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EDELBROCK CARBURETOR fuel sitting on secondary boosters ... wet secondaries?

HAHNAGON

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MOUNT VERNON, IN 47620
I am seeing fuel fuel sitting on the top of my rear secondary boosters area. Is this normal at any times for any reason or sign of issue? Not having any issues under acceleration except i feel like it shpuld be a bit quicker. Maybe a bit too long of a cold start and a high idle if I put any pressure on idle screw. I have rebuilt this 1406 electric choke carb twice and has it apart a few more times before that. Once with an aftermarket kit and second with an edelbrock kit. First issue was a bad float and not the kits fault. Don't see any vacuum leaks and triple checked timing. Fuel pressure at 6-6.5 psi. Any advice or plan of attack is welcome.

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rebuilt 383 with very mild cam. The Edelbrock 1406 600cfm i currently have on it responds waaaaay better than the 1411 750cfm I tried before it.
 
What fuel pump are you running? Those carbs work well with a pump in the 4 to 5.5psi range.
 
These carbs will actually work with up to 10 psi of fuel pressure, but the float [ fuel ] level would requite adjustment.

Most likely cause of fuel in the area described is warped air horn, or bad gasket, allowing fuel leakage.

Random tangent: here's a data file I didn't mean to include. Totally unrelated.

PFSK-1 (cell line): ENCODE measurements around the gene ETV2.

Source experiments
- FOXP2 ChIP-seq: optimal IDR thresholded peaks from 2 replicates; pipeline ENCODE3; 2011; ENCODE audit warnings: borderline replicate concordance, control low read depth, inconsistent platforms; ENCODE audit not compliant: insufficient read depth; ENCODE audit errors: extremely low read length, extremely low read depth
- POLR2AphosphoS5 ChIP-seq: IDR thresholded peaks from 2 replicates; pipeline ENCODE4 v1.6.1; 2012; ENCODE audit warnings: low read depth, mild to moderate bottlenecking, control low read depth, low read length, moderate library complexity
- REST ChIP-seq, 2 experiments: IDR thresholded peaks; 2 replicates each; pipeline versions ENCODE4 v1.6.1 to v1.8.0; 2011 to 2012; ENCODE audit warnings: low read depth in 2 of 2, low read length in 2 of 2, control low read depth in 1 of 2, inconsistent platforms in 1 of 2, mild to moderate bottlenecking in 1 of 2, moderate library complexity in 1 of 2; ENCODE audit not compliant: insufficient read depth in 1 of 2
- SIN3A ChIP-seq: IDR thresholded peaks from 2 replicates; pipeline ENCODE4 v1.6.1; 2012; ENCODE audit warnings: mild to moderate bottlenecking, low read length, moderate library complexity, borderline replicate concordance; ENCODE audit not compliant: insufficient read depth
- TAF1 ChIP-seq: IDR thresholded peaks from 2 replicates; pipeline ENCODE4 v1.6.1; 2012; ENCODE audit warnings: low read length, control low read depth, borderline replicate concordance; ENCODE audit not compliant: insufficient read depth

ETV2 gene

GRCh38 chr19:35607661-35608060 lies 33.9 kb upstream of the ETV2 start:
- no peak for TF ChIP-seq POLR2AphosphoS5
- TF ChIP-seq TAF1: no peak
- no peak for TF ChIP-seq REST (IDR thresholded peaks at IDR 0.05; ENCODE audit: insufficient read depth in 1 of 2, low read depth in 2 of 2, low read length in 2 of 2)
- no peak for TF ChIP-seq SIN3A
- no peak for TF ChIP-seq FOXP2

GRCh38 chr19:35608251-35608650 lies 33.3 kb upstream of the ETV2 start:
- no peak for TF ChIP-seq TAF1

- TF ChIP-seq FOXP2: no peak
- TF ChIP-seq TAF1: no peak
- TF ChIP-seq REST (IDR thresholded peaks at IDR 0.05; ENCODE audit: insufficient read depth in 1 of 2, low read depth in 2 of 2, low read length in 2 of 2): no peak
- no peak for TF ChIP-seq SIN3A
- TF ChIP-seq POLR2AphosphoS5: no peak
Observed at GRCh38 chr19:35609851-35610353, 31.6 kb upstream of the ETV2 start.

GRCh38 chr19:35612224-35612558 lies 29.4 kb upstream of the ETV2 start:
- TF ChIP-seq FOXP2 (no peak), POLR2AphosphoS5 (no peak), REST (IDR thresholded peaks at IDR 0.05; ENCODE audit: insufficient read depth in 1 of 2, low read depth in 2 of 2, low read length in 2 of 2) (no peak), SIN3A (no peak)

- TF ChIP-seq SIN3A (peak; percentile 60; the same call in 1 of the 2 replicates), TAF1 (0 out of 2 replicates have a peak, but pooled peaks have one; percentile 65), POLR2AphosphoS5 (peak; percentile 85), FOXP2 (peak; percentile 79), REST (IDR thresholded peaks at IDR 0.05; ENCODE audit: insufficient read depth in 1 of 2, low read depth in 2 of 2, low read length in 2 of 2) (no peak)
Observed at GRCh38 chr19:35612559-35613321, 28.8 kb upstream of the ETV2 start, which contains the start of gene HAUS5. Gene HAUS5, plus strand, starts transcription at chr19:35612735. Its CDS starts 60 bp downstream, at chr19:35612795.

That area is the fuel crossover path from pass side to driver side - sealed off by the top gasket. So probably some issue that Geoff 2 mentioned.
 
That area is the fuel crossover path from pass side to driver side - sealed off by the top gasket. So probably some issue that Geoff 2 mentioned.
Ok. That was one of my guesses. I guess I need to try to retorque the air horn bolts again and if that doesn't help.....take the air horn off again and check it with a straight edge, plus maybe try another gasket?
 
That pump as advertised puts out 7.5 lbs of pressure.
Edelbrock recommends a max pressure of 6.5lbs.
Your pump could be putting out a little more than advertised.
You need to check your fuel pressure.
If over 6.5 lbs you should reduce it with a regulator.
You could be pushing fuel past the needles and seats and over filling the bowls.
That carb will operate just fine a 5 lbs. Of fuel pressure.
 
You do not need a regulator.

The 5.5 psi mentioned by Edel provides the correct fuel level when the float is adjusted as per Edel specs of 7/16". It is the datum jetting, a starting point. These are universal carbs, so jetting will vary slightly engine-to-engine.
These carbs by virtue of their excellent design will withstand up to 10 psi of pressure, but the fuel level will rise slightly in the bowls.

If the carb flooded, for whatever reason, there should NOT be fuel seen as depicted in post #1.
Flooding that overwhelms the floats will be seen as fuel coming out of the booster nozzles.
 
I asked about pooling in the air valve pocket. Question of how much fuel pooling. If they are filling up chances you have a leak. If this is an occasional wetness on venturi could be other causes of residual fuel.
 
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